Haunting of Hill House (Penguin Classics Deluxe Edition)
By: Jackson, Shirley (1916-1965)Share
ABOUT THE HAUNTING OF HILL HOUSE
The greatest haunted house story ever written, the inspiration for a 10-part Netflix series directed by Mike Flanagan and starring Michiel Huisman, Carla Gugino, and Timothy Hutton
First published in 1959, Shirley Jackson’s The Haunting of Hill House has been hailed as a perfect work of unnerving terror. It is the story of four seekers who arrive at a notoriously unfriendly pile called Hill House: Dr. Montague, an occult scholar looking for solid evidence of a “haunting”; Theodora, his lighthearted assistant; Eleanor, a friendless, fragile young woman well acquainted with poltergeists; and Luke, the future heir of Hill House. At first, their stay seems destined to be merely a spooky encounter with inexplicable phenomena. But Hill House is gathering its powers—and soon it will choose one of them to make its own.
For more than seventy years, Penguin has been the leading publisher of classic literature in the English-speaking world. With more than 1,700 titles, Penguin Classics represents a global bookshelf of the best works throughout history and across genres and disciplines. Readers trust the series to provide authoritative texts enhanced by introductions and notes by distinguished scholars and contemporary authors, as well as up-to-date translations by award-winning translators.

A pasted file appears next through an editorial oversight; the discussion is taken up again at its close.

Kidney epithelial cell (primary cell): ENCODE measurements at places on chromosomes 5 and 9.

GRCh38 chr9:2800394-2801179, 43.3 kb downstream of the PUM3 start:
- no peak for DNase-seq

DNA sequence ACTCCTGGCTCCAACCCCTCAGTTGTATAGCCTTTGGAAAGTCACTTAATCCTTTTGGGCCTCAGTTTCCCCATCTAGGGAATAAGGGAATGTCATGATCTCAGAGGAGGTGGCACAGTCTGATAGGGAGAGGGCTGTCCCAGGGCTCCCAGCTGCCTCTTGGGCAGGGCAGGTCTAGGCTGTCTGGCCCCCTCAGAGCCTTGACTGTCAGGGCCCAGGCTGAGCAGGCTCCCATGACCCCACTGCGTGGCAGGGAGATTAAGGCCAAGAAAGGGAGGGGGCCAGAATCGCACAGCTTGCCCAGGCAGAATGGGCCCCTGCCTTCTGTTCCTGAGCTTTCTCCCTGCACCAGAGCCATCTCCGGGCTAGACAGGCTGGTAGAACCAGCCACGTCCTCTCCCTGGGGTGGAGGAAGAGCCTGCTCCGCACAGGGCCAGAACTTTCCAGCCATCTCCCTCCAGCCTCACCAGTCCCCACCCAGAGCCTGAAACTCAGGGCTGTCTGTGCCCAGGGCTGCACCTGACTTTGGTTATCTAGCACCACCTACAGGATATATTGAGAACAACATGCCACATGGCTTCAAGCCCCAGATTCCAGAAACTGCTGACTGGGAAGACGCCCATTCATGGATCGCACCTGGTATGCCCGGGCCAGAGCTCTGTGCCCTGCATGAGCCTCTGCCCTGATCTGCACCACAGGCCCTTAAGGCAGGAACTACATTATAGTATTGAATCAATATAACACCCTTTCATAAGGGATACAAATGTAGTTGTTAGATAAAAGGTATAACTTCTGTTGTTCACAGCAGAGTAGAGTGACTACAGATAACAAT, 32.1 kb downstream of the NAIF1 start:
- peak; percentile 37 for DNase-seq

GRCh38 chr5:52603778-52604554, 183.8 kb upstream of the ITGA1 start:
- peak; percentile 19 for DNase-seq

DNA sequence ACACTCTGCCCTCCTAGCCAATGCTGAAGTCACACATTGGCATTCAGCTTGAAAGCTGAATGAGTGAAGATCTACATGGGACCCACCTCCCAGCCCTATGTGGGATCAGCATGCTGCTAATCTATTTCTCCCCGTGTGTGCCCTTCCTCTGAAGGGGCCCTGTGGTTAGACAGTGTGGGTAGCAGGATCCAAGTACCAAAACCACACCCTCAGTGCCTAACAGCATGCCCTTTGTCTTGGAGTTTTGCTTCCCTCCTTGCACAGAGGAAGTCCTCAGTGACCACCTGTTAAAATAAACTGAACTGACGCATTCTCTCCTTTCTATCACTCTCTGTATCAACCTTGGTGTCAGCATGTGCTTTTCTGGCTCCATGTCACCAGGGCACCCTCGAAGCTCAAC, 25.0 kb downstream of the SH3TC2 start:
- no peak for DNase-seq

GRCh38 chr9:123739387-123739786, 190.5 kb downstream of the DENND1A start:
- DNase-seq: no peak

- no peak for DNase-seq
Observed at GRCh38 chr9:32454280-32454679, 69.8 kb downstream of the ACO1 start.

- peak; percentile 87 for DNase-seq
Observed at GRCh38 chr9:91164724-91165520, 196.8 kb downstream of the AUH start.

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Jackson, Shirley (1916-1965)
Penguin Classics, USA 2016
14 x 21 cm
Fiction Classics - USA - Gothic & Horror
ABOUT THE AUTHOR
Shirley Jackson was born in San Francisco on December 14, 1916. She first received wide critical acclaim for “The Lottery,” which was published in The New Yorker in 1948 and went on to become one of the most anthologized stories in American literature. She is the author of six novels, including The Haunting of Hill House and We Have Always Lived in the Castle; four collections of short stories and essays, including Just an Ordinary Day; and two family memoirs, Life Among the Savages and Raising Demons. For many years she lived in North Bennington, Vermont, with her husband, the renowned literary critic Stanley Edgar Hyman, and their four children. She died on August 8, 1965.